A contract for the modernization project should be signed next year with Leonardo, the Italian aerospace firm whose subsidiary builds the Cormorant. The project will see the CH-149s upgraded to a design recently bought by Norway for its search and rescue missions. The delivery of the first upgraded Cormorant is expected in 2022, according to the Department of National Defence.

    Canada had embarked on the presidential helicopter deal with the aim of trying to cut down on the excessive amount of time the CH-149 Cormorants spent on the ground because of a lack of parts.

    The plan worked, according to military documents obtained by Postmedia using the Access to Information law. The pool of 800,000 chopper parts, combined with a decision to order more spare parts from the original helicopter manufacturer, cut down on the number of sidelined Cormorants.

    “The VH-71 spares have had a very positive impact on the Cormorant fleet in terms of operational availability,” the documents pointed out. “The injection of a large quantity of repairable parts into the asset pool has been critical in mitigating major technical challenges with the fleet.”

    “Without access to the VH-71 spares, the Cormorant fleet would have been unavailable for search and rescue duties for extended periods at one or more operating bases,” the documents added.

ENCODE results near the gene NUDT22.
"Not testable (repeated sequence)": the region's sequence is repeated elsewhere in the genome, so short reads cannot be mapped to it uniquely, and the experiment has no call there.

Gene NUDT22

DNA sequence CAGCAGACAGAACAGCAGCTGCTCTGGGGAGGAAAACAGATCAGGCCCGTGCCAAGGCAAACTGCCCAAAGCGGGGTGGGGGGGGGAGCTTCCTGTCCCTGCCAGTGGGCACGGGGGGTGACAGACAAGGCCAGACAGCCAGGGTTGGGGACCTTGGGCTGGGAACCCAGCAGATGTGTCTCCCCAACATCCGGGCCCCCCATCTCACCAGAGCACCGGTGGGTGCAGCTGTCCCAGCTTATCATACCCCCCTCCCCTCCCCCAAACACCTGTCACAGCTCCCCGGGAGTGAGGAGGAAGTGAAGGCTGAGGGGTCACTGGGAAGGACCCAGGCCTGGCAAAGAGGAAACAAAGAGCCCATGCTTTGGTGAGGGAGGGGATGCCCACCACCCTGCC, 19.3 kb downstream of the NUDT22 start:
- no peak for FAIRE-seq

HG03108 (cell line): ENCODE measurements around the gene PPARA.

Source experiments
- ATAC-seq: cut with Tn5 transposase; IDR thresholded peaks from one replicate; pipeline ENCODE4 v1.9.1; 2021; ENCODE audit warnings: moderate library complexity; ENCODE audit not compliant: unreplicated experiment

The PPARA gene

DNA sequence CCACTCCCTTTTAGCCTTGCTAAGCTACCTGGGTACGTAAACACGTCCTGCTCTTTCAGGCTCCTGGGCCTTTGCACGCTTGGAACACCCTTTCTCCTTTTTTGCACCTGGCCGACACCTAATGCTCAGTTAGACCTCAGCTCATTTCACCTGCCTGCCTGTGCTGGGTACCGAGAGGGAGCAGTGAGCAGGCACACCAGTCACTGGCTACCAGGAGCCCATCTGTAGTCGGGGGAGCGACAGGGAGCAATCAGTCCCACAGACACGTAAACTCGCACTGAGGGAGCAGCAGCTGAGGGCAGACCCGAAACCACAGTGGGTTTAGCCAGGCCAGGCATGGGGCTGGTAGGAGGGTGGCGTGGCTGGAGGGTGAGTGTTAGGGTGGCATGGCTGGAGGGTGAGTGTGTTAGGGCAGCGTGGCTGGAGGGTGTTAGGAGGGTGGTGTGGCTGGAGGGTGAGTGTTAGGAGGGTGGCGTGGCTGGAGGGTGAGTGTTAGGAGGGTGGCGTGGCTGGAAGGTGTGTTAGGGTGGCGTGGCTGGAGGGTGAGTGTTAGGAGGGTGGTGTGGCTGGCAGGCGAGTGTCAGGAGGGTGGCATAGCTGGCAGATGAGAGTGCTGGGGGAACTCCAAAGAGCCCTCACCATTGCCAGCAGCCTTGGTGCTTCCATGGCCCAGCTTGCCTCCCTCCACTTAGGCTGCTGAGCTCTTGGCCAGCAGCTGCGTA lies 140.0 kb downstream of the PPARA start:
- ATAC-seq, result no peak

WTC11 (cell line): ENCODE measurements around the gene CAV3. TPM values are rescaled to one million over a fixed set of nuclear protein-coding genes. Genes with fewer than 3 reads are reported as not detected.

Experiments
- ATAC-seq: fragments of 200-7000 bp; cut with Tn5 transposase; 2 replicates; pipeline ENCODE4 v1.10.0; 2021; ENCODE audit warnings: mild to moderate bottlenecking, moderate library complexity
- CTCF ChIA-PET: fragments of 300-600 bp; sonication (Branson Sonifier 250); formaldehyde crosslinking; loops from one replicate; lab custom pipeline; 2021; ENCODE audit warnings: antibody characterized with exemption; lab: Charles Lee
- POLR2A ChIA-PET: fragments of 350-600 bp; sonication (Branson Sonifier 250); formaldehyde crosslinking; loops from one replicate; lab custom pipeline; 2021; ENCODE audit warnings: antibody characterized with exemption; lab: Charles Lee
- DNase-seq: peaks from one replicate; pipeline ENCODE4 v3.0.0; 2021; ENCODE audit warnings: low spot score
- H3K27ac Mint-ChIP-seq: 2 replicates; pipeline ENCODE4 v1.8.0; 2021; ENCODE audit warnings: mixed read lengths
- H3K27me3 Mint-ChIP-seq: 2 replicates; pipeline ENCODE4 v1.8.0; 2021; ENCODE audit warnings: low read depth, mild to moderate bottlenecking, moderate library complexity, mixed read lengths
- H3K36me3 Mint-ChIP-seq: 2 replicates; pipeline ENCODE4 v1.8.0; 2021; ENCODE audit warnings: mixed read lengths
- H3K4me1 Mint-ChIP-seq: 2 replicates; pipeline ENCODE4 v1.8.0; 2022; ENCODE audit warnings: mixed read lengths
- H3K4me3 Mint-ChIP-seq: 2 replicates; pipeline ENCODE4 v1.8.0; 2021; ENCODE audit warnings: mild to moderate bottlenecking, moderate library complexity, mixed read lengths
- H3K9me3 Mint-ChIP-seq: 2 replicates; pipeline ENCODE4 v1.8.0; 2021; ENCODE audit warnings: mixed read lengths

Canada originally bought 15 Cormorants, but one crashed in 2006.

    hxxps://nationalpost.com/news/airworthy-u-s-presidential-helicopters-to-be-stripped-for-parts-in-cormorant-modernization-program

  3. #3
    Senior Member LB303's Avatar
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    I've always wondered why we never were able to buy and operate other US hardware that instead went into mothballs.
    Seems like it would be a win-win in some cases, but politics got in the way?

  4. #4
    Senior Member RangeBob's Avatar
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    People ask how Conservatives could balance the budget, while the Liberals say we need deficits.
    I say: buy new on sale!

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  6. #5
    Senior Member linung's Avatar
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    doesn't really make sense to spend 1.4 Billion to upgrade the fleet.

    I think it would be easier and cheaper to put the 7 airworthy chopper into service and use the rest for spare parts. The 7 chopper getting replaced can become spare parts to keep the rest of the fleet in service.
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  8. #6
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    That was a heck of good price for what was purchased, I hope it’s being used in a fiscally responsible way.
    What country can preserve its liberties if their rulers are not warned from time to time that their people preserve the spirit of resistance. Let them take arms."
    - Thomas Jefferson, letter to James Madison, December 20, 1787